14. I've been mulling over a HIL type of metric for a very long time. Years...There was some discussion here at some point a while back. I had all of the data already I just needed to decide what are the appropriate measurements to use and what is the appropriate way to parse and present the data. After that it's a matter of extracting it and adding it to the DB site. I always thought it would be interesting to have a metric representing which units have the most output from the minimum size. I decided to use the maximum burst output rather than distortion limited burst for a couple of reasons. Distortion levels are dramatically affected in rooms and vehicles. Also when listening to a system we don't have an exact cut off for distortion or noise the way CEA-2010 does. It's subjective and varies by person. Some apps may not care about a distortion limit at all (Car audio SPL comps). I thought about using the maximum long term sweeps as this would produce a more level playing field between turn-key systems and the passive cabs. Problem with that is those sweeps often involve a significant amount of compression so are not a good indicator of the true short term output. The data is presented in a way that indicates the measured, maximum, short term output, at each 1/3rd octave band, normalized per cubic liter of volume. The data is converted to Pa and then divided by the volume that the DUT takes up in L. This is then presented in Pascals per liter. 1 Pa is = 94dB SPL. A rating of "1" in even the 125Hz bandwidth from something the size of 1 cubic liter would be a tremendously powerful and output dense system. HIL is still baked into the results. Ratings down below 20Hz are way lower than at 125Hz. I may need to compensate each frequency band so that a "0.3" at each bandwidth has the same relative weighting. I haven't thought too much on that yet. I'm tentatively calling it A.P.P.L. or acoustic power per liter. The point of the rating is that the most output "dense" systems at each bandwidth could be determined. Also the ratings would be directly comparable. You may wonder whether a vented 18 gets outperformed by a stack of 6, 8" sealed subs, or some other outlandish scenario. It's easy to determine. If the APPL rating is higher on the 8" sealed than the vented 18 a pile of the 8's in the same volume as the vented 18 would have more output at that bandwidth. Obviously this type of information would be of limited use to most consumers but it should be a fun comparison tool for the data nerds and system designers out there. Making comparisons this way does have some very large caveats though. It does nothing to consider the cost, weight, power requirements, or number of outlets required. A pile of smaller cheaper subs may potentially out perform a larger single unit from the same amount of space, but it might require 6 power outlets, a couple of extra breakers, they could cost 3X as much, or they might weigh 3X as much. Anyway I've been adding this graph to some of the systems and I'm about 2/3rd's there. The ones that I have done should be visible now, but I'd consider these preliminary pending some further thought on some type of compensation at each frequency band and possibly a sortable chart of all systems similar to what we have for max burst and CEA-2010.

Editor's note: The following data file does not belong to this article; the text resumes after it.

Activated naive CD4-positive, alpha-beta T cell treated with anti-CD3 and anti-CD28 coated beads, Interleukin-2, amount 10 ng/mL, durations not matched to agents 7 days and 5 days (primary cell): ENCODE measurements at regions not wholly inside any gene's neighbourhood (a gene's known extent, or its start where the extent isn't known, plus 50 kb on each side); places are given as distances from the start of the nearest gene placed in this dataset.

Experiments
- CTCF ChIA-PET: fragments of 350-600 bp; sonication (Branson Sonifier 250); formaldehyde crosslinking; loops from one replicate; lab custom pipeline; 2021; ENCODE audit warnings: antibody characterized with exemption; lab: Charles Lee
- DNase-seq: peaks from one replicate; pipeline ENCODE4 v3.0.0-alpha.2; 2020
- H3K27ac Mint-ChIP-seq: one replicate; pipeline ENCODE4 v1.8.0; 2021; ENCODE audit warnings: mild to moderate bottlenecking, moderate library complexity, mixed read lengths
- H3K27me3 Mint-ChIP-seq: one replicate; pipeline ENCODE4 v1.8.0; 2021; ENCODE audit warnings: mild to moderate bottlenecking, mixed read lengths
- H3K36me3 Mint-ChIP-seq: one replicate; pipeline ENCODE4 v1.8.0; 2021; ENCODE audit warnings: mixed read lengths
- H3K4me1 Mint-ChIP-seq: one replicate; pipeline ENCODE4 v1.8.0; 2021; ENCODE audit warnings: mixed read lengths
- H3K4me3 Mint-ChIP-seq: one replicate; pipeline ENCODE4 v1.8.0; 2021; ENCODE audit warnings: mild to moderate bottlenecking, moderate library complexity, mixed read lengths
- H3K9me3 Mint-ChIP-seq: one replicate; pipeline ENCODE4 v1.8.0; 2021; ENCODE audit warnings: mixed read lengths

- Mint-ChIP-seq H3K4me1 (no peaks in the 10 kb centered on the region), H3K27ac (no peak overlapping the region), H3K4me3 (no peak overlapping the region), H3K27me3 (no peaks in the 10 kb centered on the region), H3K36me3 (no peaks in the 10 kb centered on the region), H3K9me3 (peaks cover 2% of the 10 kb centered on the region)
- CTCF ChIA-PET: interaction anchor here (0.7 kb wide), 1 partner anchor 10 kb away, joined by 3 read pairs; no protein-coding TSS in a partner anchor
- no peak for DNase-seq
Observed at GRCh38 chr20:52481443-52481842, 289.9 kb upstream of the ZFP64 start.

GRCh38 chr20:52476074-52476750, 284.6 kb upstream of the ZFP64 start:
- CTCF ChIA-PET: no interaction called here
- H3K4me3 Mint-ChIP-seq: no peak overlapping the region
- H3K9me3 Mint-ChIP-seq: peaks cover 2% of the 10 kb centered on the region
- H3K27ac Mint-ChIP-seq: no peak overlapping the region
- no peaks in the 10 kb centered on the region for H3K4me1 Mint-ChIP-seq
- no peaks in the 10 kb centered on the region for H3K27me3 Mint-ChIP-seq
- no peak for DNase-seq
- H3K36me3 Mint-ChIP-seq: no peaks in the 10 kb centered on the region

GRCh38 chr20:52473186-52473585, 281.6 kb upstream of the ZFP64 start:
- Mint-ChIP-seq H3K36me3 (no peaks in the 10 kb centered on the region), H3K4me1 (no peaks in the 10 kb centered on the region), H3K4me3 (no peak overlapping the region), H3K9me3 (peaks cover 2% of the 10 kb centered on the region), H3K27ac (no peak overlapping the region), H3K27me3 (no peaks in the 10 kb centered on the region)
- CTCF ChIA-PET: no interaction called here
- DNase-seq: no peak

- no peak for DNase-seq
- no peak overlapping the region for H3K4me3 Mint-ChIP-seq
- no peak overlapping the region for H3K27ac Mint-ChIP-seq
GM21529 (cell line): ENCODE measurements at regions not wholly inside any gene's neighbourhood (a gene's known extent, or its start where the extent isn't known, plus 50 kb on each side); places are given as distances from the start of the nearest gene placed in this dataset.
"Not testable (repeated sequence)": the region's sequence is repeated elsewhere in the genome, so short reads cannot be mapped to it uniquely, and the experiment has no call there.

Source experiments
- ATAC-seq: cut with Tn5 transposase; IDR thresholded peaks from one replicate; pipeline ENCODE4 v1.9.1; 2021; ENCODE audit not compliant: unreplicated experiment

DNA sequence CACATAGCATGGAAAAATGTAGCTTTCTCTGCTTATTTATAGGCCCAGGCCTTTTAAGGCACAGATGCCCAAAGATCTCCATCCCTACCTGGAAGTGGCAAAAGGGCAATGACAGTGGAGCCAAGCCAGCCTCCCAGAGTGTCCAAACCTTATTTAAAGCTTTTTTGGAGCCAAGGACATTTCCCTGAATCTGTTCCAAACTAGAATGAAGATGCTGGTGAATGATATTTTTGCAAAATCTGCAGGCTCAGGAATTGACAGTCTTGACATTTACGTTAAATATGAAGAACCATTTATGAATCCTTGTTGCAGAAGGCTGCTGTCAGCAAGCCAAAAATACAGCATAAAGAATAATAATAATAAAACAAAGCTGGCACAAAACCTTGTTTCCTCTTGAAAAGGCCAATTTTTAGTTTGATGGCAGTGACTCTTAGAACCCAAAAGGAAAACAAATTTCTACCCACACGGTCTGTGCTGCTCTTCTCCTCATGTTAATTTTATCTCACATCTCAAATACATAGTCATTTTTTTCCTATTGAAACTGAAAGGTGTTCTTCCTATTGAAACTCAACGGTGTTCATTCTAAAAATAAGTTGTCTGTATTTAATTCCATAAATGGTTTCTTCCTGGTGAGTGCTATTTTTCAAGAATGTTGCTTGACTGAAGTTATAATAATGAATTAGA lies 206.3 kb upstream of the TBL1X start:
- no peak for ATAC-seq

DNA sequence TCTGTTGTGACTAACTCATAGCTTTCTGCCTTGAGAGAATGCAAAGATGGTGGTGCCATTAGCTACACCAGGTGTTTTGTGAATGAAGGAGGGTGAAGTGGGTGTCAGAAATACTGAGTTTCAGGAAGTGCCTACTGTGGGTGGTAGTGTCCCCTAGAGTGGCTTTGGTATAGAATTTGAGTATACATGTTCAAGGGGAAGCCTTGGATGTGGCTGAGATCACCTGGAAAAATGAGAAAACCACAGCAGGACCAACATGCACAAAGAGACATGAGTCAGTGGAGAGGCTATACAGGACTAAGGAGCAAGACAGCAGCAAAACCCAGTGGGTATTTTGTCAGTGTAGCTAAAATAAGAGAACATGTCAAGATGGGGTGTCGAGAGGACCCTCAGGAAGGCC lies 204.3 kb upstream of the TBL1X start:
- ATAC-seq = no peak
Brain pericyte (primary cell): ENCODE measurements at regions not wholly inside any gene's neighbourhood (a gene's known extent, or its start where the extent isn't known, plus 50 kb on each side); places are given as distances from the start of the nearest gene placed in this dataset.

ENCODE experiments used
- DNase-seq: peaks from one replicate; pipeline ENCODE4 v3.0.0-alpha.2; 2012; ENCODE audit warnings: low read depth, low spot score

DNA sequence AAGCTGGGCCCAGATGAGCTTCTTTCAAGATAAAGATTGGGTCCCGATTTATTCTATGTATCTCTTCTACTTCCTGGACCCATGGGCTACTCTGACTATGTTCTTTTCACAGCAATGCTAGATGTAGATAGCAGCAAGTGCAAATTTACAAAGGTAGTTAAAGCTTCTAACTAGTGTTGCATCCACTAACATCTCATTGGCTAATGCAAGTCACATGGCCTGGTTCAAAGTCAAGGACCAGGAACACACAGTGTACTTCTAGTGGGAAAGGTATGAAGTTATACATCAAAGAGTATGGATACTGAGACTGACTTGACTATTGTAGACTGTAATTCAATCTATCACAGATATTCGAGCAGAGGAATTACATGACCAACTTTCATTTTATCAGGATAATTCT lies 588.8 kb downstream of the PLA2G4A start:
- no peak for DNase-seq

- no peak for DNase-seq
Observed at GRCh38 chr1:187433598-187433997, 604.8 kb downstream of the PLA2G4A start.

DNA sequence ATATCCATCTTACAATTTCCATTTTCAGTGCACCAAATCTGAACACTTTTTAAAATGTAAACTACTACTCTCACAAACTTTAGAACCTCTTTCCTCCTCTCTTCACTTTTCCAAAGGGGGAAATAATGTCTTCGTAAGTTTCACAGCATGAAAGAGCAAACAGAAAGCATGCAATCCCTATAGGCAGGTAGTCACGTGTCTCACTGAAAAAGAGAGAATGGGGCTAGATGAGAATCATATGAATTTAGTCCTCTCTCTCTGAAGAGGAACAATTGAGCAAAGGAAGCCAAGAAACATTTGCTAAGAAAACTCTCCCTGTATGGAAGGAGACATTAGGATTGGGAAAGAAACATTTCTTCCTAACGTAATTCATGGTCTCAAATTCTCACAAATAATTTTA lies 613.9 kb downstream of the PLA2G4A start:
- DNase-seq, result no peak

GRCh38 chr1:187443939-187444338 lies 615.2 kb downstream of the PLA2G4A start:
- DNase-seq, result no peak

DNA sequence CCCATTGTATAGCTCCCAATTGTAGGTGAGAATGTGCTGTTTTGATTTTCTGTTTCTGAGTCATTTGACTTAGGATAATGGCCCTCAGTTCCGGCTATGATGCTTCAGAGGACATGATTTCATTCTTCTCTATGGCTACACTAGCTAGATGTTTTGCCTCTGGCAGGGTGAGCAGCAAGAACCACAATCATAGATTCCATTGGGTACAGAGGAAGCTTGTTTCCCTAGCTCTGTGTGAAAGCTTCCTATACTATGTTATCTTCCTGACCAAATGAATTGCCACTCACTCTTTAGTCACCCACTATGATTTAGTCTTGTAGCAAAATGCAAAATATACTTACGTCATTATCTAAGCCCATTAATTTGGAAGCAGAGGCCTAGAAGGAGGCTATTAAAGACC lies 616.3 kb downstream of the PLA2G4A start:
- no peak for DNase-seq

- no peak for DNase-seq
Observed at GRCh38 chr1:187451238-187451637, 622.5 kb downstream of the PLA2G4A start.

15. Man...You are having a time of it lately! It sounds like you don't have enough cabs to provide the level and duration you are looking for. What drivers were the 15's? Amp is Behringer NU3000? I assume these were midbass modules?
  16. Single digit sine waves are some of the worst. Impedance is very low so current input is high. Technically there is a lot of cone excursion but it is a very slow oscillation that produces low velocity air movement across the coil and through the motor structure. Be careful with that stuff!
  17. Thanks for sharing your feedback Jay! Looks like a great time. What amps are you using to power the Skram's and SH60's?
  18. Excellent. I look forward to hearing your thoughts on it.
  19. Yeah I noticed these posts yesterday. At first I thought someone who is not a native English speaker using a junky translator because some of the posts seemed "real". Now I'm leaning towards spambot AI. Went through and looked at all of the posts of this member and the latest had a suspicious link =BAN-HAMMERED!
  20. It may help with long term heat soak effects but it won't help with rapid voice coil heating at tuning or other WCS frequencies. Something like that takes quite a bit of time to remove heat. Voice coils may be extremely close to the pole and top plate steel in the motor but there is still a small air gap. Even very large coils are still relatively small so they can get extremely hot very quickly.
  21. Inuke 3000DSP or NX3000D. Should be more than enough power and has DSP built in. These are very cost effective amps.